Friday, May 06, 2022

19. The Big Brokers by Irving Shulman

I picked this up mainly for the cover and because I thought it would have some cool writing about organized crime of the period.  I enjoyed The Amboy Dukes, but more as a historical, culturally important book in the genre and was not necessarily looking to read more of Shulman's work.  I am glad I did take it because it was a better book than I expected, on its own merits, as well as being indeed a great look into the syndicate in the late 60s.  Even more fun, the outfit in The Big Brokers that we see is mostly Jewish and this gives it a distinct feel as well as some good background on how these guys came up.  Finally, this is actually the follow-up to the Amboy Dukes as it continues the story of that street gang and how they grow up to become big-time mobsters.

The premise is great.  Three young toughs (and one's moll) are sent by their boss to take over a failed resort and casino investment in Las Vegas.  They proved themselves well on the streets to their boss, kindly but tough and scheming Itzik Yanowitz (a great character!) but it is a bit of a stretch and a risk to ask them to take over a hotel where the previous scrammed with the money and left to ruin.  The book has an interesting pattern of weaving between sections of great detail, focusing on getting the casino set up for instance, then accelerating ahead to the next phases and challenges in their existence.  It makes it somewhat uneven in feeling. Is it a procedural or an epic?  In the end, it goes for the latter and I have to say does also succeed in giving us a lot of really entertaining procedure, both with how the criminals work and how a resort casino was run in that period.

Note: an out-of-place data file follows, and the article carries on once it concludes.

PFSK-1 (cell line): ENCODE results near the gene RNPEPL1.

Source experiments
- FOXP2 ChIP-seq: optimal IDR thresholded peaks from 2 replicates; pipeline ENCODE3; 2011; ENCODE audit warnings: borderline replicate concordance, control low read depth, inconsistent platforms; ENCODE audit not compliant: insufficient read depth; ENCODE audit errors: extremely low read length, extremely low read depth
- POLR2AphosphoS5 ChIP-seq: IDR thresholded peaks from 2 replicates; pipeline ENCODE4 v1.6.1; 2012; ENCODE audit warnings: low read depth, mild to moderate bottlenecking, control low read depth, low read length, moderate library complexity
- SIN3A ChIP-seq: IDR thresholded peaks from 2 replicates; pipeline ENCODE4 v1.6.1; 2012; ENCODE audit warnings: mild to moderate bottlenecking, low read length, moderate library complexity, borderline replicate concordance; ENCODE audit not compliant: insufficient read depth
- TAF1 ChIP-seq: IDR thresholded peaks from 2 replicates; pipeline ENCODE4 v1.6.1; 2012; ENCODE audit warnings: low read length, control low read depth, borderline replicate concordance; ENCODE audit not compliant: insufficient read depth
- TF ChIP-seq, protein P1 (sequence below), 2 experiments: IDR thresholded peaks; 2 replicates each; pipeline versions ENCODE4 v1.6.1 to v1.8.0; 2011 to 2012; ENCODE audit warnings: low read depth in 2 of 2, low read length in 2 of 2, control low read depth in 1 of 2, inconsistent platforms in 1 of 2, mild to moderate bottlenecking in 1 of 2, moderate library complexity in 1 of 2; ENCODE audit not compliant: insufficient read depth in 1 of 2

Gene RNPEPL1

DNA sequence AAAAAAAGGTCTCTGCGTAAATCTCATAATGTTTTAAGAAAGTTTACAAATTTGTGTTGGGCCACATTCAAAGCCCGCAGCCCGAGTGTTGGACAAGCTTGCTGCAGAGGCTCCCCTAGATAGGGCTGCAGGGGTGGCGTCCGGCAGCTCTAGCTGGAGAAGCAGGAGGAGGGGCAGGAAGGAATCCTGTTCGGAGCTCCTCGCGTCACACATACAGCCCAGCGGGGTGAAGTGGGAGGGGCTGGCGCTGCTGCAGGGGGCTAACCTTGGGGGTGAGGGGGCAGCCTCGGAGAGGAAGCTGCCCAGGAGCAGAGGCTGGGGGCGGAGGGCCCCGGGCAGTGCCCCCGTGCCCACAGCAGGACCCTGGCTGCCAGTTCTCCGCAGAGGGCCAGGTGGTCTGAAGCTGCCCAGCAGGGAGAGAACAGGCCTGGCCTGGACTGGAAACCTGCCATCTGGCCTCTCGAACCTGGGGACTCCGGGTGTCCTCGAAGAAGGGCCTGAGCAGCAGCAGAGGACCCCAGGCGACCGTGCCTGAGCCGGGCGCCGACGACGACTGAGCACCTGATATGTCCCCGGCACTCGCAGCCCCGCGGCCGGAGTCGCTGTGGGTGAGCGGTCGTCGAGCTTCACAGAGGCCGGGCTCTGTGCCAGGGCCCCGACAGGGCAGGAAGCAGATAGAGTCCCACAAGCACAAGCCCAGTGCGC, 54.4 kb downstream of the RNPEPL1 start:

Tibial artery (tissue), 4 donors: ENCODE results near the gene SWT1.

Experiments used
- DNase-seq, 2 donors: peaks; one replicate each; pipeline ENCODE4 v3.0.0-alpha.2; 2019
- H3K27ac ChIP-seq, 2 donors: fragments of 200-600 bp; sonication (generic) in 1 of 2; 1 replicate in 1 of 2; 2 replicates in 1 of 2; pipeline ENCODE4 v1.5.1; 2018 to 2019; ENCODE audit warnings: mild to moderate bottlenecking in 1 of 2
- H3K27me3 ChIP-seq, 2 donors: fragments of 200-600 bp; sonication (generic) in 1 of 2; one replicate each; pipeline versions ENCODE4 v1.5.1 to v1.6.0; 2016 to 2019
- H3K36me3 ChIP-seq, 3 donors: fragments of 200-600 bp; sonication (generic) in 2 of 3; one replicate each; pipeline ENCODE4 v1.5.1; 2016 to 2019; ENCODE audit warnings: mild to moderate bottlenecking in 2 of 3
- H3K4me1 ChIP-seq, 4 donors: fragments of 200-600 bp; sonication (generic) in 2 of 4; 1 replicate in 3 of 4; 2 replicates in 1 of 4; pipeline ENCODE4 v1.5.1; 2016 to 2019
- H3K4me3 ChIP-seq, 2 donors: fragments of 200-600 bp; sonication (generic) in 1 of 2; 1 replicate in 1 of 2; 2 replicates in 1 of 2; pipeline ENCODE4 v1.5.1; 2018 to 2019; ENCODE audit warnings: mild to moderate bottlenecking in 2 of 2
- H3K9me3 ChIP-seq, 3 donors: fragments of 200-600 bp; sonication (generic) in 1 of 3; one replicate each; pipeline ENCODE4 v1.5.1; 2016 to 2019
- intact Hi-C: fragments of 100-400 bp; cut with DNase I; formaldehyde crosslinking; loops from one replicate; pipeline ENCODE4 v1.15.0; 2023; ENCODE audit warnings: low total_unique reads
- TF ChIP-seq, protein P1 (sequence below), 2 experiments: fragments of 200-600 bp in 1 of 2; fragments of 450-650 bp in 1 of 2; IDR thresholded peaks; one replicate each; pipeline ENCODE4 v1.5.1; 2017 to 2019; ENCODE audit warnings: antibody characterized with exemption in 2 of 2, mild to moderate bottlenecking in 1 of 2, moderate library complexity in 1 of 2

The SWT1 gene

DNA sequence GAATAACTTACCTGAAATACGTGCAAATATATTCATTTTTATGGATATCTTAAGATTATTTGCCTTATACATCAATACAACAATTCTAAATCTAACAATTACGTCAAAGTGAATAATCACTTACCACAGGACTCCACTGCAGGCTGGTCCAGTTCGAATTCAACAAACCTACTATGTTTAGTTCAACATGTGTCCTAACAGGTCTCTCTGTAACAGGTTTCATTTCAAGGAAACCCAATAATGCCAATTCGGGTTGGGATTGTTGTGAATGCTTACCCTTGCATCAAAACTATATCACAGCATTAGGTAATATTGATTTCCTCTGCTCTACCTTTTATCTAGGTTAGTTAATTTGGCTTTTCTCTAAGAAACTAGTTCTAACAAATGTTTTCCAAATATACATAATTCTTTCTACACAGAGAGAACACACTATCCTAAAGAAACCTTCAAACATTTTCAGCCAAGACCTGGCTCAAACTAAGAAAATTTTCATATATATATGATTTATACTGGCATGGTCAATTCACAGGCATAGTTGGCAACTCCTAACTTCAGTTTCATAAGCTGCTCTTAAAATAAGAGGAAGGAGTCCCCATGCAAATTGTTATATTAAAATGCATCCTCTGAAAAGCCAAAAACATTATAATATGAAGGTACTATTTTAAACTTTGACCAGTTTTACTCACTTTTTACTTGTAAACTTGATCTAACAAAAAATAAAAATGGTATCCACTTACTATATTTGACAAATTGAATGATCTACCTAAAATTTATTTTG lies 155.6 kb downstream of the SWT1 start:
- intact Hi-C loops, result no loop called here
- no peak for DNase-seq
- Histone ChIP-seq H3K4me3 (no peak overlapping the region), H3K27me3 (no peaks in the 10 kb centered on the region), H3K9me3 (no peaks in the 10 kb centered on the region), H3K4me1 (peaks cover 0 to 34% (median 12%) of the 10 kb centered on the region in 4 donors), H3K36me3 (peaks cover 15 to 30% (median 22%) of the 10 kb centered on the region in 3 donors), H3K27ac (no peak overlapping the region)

Another element that makes the book somewhat uneven is the writing style. It's not bad, actually quite readable and the content is so rich that I found myself easily turning the pages.  Shulman jumps around from perspective, not just from the characters' minds but going from a detailed description of the muscles on their faces to their thoughts and then to a more objective perspective.  It also gets a bit melodramatic and maudlin at times.  He really bears down on the stress and anxiety and the generally unpleasant price one pays to avoid the rat race and live large as a gangster.  It gets rough at times too, there are two particularly brutal beatings that are hard to read.

It's interesting to read this book written in 1959, written 10 years before The Godfather and yet containing so much material that is now considered the sole domain of Scorsese.  I wonder if he read this book, because half of Casino is in here.  This one is going on the book shelf. 

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